Loss of lifestyle is a major contributor to depression. Some new mothers find it especially challenging to give up their freedom or possibly a career for the responsibilities of caring for their newborn baby. They may feel angry and resentful. These feelings may be even more overwhelming if the woman’s partner has left the relationship, leaving her to care for her newborn baby alone.

There are other factors that can contribute to postpartum depression, including an unsupportive partner, a poor relationship, low family income, and a weak social network.

Often, depression in fathers is overlooked because society's focus is not on the father: the baby comes first and the mother second. Depression in fathers can arise from feeling isolated and unloved. Changing roles and financial difficulties can also contribute to depression. Again, early diagnosis and treatment are very important.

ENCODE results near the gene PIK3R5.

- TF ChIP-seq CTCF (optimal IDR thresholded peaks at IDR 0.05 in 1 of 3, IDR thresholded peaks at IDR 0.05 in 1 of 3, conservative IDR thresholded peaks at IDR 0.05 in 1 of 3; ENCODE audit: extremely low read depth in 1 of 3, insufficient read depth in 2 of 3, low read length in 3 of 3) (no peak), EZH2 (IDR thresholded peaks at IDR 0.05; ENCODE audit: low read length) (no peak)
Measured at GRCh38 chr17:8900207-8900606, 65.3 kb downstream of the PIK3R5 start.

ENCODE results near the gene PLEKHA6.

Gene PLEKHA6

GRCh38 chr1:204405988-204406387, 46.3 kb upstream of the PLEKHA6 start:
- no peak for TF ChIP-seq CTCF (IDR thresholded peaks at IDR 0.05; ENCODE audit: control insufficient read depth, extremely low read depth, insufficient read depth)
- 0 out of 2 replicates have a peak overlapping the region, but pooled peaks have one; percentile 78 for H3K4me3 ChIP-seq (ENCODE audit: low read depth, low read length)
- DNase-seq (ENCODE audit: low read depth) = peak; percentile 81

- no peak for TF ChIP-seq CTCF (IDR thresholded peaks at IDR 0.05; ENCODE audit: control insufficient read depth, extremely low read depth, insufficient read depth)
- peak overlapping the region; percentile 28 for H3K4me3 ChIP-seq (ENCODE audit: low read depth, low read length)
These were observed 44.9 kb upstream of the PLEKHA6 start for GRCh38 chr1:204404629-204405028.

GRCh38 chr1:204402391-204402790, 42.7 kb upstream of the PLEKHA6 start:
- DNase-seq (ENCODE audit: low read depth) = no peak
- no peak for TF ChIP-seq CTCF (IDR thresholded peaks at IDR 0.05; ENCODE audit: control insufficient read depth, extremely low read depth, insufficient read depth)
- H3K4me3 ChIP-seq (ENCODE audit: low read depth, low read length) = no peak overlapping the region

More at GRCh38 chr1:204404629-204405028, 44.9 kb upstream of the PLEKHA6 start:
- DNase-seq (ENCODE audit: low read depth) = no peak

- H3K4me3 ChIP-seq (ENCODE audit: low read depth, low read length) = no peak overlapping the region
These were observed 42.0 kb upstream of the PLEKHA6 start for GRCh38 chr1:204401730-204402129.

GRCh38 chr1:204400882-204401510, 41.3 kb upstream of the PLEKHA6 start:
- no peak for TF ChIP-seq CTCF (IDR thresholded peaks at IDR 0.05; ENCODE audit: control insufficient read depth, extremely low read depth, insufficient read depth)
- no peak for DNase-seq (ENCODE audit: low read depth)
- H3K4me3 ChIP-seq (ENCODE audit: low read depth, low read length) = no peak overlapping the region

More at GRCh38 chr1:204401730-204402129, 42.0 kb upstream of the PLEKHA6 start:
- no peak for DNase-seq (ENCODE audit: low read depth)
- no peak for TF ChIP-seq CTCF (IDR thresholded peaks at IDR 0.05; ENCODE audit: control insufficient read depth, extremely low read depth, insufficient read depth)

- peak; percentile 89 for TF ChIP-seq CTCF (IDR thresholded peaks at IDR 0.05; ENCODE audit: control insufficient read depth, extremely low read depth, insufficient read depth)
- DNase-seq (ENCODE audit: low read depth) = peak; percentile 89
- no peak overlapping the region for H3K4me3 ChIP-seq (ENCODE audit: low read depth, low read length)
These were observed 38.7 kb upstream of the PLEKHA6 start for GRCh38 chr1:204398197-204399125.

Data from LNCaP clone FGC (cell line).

Treatment of postpartum depression

If you experience any of the symptoms of postpartum depression, with or without anxiety, see your doctor right away. This is especially important if you are feeling suicidal or that you might harm your baby. When you are feeling profoundly disturbed, your first priority must be yourself. Take care of yourself first, and then you will be able to take care of your newborn baby.

There are several approaches to the treatment of postpartum depression. These include medication, psychotherapy, and education of the rest of the family. Medications such as sertraline and paroxetine have been found to be safe during breastfeeding, although paroxetine is not safe for use during pregnancy. If you decide to see a counsellor about your postpartum depression, the counsellor may wish to see both you and your partner. The counsellor may make arrangements to give you a break from caring for your newborn baby and your other children. Nursing routines can be discussed, as well as tips on how your partner can help with feedings at night. Support from your partner and other family members is essential to your recovery.

 

Nicolette Caccia, MEd, MD, FRCSC

Rory Windrim, MB, MSc, FRCSC

 9/11/2009